|Seal of the Federal |
Court of Canada.
In the Daniels v. Canada ruling, the Court sums up the nature of the issue at stake and the relevance of historical evidence as follows: "Given the nature of this litigation, the Court was presented with over four centuries of history since first contact between European settlers and the indigenous population in what became Canada. It is not the purpose of this judgment to provide a survey course in Canadian history but to focus on the key events and circumstances relevant to the issue of whether non-status Indians and Métis are Indians under s 91(24). The pre-Confederation evidence was directed at what the term “Indian” meant at the time and thus likely was the meaning that the Framers of Confederation had in mind when it was inserted into the s 91 powers assigned to the federal government."
Among the "historical expert witnesses" who testified in the case were Bill Wicken, a well-respected ethnohistorian from York University, whose report focused on the pre-Confederation experience of Aboriginal peoples in Maritimes. The Court "generally preferred" -- to borrow its own phrase -- the evidence submitted by Wicken over that submitted by Stephen Patterson, emeritus professor from the University of New Brunswick, and by Alexander Von Gernet, something of a professional expert witness. Wicken, truth be told, is the better historian.
The experts' perspectives diverged above all when it came to the history of the decades leading up to Confederation in 1867. Their outlines of the early seventeenth and eighteenth-century relations between the French, then British government and Native peoples were generally consistent. That said, it seems to me that as far as this early period is concerned, the Court's cursory reliance on Wicken -- through no fault of his own -- has resulted in some distortion. The discussion of the pre-1763 history, indeed, is lumped under the rubric of "Atlantic Canada" (Wicken's field of expertise and the focus of his expert testimony).
The Court's survey of those years observes that "The French’s relationship with the natives was primarily of military alliance, of friendship and respectful co-existence of the respective communities. The relationship with the natives was not formalized or reduced to writing. It consisted of more informal visits by chiefs, the grant of military honours to the chiefs and gifts of guns, ammunition, clothing and food stuffs. Although the natives became dependant on French goods (i.e. metal pots, guns), the Mi’kmaq, Maliseet and Passamaquoddy retained much of their autonomy and freedom of action. Because of this dependence on trade for European goods, the natives of the area needed to maintain a relationship with a European power." And that "Unlike the French, the British established formal ties with the Mi’kmaq, Maliseet and Passamaquoddy through treaties with the chiefs of tribes and through the policies of colonial governors acting on directives from Britain."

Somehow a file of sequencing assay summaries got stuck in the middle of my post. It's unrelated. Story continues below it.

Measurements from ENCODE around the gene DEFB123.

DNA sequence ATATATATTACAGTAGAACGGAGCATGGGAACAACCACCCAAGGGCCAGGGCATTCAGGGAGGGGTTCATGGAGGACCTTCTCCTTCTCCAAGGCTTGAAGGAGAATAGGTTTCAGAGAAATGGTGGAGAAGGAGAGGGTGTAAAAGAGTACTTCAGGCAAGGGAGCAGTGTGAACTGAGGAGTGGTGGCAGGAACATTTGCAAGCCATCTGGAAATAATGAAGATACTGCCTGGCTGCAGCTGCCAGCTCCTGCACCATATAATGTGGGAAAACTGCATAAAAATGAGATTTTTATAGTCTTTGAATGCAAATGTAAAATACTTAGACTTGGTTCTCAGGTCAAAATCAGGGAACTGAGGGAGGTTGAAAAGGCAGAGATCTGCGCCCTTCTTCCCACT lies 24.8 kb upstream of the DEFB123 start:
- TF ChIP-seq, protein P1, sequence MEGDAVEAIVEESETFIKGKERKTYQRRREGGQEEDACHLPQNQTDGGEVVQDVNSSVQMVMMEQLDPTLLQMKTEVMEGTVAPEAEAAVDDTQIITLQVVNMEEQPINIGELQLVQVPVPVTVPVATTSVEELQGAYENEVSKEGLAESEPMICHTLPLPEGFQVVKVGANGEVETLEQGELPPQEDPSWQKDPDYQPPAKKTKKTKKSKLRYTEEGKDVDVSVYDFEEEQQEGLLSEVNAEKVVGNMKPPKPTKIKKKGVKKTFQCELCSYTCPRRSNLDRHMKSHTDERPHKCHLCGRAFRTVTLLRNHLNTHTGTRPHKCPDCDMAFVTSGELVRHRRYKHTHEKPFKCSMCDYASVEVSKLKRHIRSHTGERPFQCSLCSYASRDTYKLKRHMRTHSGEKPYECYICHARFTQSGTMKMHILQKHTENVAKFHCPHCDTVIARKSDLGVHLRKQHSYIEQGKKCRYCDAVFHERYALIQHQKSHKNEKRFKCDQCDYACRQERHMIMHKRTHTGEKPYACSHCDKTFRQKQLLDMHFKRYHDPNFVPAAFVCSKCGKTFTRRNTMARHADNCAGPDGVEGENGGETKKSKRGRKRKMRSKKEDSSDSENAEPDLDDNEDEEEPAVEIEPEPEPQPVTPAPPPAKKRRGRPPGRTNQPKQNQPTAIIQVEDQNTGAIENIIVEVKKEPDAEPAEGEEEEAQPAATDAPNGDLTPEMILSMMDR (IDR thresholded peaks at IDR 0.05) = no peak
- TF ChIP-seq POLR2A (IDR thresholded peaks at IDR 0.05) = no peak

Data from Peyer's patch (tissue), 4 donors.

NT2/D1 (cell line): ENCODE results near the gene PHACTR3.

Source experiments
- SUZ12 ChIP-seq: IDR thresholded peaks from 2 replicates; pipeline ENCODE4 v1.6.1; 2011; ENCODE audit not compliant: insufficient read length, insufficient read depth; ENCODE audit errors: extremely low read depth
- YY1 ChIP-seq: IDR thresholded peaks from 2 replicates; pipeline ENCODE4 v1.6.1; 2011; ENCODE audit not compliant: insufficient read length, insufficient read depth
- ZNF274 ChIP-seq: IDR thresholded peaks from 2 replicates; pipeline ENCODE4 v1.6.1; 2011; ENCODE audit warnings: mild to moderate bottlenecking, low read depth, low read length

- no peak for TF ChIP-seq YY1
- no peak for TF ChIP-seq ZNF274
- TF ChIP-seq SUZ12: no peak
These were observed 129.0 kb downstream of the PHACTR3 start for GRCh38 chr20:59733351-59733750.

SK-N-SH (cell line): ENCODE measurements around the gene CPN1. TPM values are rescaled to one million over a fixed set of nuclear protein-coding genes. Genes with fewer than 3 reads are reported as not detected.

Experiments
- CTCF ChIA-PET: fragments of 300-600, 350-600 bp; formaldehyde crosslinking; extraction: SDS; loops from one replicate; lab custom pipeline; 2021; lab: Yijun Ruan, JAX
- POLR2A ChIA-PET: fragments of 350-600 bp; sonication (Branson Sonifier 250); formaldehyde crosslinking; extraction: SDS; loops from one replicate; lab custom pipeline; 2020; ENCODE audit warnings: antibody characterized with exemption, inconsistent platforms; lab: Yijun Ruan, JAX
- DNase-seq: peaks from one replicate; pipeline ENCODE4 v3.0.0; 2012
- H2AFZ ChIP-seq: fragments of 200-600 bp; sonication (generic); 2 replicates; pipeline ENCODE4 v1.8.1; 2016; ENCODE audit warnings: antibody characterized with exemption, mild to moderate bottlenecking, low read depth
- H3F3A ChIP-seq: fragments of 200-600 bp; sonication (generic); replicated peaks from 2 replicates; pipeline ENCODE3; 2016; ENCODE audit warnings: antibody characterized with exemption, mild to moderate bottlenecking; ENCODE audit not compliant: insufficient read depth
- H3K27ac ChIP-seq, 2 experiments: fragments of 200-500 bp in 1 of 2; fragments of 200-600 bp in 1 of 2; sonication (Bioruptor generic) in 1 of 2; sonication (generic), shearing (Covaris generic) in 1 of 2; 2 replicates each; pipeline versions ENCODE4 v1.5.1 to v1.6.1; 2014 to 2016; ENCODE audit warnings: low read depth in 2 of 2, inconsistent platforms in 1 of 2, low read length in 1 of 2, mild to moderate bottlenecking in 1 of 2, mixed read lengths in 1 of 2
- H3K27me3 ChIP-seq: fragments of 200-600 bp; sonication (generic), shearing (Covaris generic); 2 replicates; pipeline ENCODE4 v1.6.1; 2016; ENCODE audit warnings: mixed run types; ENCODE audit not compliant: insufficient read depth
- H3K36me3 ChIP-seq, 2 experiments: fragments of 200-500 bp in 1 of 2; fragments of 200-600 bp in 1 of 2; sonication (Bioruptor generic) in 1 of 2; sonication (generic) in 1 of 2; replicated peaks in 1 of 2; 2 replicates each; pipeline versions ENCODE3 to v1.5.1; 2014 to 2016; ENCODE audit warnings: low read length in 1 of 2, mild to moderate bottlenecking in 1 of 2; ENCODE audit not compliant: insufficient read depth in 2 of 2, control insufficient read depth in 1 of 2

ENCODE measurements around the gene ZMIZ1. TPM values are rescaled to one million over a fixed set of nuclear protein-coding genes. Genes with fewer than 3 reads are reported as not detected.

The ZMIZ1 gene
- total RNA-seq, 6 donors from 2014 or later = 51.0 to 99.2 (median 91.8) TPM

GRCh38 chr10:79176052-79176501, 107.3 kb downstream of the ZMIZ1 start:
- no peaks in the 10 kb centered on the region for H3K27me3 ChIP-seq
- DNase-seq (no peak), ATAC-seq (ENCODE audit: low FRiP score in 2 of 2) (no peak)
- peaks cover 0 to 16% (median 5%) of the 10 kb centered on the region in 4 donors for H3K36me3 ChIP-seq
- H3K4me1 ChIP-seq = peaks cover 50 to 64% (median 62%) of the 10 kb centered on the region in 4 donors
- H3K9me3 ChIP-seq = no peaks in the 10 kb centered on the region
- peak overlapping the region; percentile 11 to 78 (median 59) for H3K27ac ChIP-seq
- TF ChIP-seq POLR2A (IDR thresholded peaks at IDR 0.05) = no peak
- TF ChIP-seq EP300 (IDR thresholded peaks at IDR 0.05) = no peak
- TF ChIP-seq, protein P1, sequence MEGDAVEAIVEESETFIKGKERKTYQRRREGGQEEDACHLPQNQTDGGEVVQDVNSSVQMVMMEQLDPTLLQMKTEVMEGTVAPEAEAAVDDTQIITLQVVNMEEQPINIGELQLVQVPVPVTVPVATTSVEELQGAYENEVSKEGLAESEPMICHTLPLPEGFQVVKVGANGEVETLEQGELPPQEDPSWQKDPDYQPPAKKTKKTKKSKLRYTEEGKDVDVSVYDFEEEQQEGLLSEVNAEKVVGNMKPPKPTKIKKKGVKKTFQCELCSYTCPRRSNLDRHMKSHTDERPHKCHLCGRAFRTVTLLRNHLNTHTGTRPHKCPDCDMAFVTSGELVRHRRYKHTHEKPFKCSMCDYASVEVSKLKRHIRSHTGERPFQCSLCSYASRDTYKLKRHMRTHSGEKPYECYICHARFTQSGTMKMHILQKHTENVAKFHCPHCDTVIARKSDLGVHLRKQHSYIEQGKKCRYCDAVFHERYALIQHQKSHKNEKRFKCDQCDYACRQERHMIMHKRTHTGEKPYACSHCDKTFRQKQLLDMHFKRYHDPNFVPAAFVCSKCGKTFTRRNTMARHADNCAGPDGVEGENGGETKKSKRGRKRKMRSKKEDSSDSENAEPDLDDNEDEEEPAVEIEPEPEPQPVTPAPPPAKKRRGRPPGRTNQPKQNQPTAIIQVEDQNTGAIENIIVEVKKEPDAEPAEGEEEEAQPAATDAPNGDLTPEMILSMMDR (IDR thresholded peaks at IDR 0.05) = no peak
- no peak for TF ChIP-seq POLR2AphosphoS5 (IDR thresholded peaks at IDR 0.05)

I'm giving the Court (i.e. Justice Phelan and/or his clerks) only a B- for this overview of the Franco-Aboriginal relationship, making allowance for today's grade inflation. What of the St. Lawrence Valley and the Pays d'en Haut? Might an expanded frame not challenge the trope of the "respectful" attitude of the French towards their Native foes and friends? And what's with this opposition between the "formal ties" of the British and the "not formalized" relationships of the French and their Aboriginal neighbours? And the reduction of Franco-Aboriginal diplomacy to "informal" visits by chiefs? The French did conclude treaties with Native peoples last time I checked. To be sure, these were not land cession treaties of the kind that came to predominate in the nineteenth century, but they were "treaties" nonetheless. And the French governors too acted "on directives" from the metropole, not merely in a wishy-washy informal way. Nice effort, Court, but there is much room for improvement. B-
Admittedly, these are relatively minor qualms in the greater scheme of things. The ruling hinges on the interpretation of mid-19th century developments, not on the interpretation of history before 1763. As far as that is concerned, I think the Court got it generally right. The Crown plans to appeal the ruling before the Supreme Court. It'll be interesting to see what comes of it.
If I may depart from my beloved 17th and 18th centuries in closing, something which caught my eye was the repeated allusion to the "Framers of Confederation" in the Daniels v. Canada ruling. "Framers of the British North America Act", viz. the law, is common enough in the literature, but this is a very unusual turn of phrase in relation to the phenomenon that was Confederation. An uninspired explanation is burrowed deep in the document, according to which "Framers is used in this context as the gender neutral for the previously common term 'Fathers of Confederation'." Gender neutral? Seriously? It seems to me that gender neutrality is a virtue when describing a mixed group, but when describing a group of thirty-six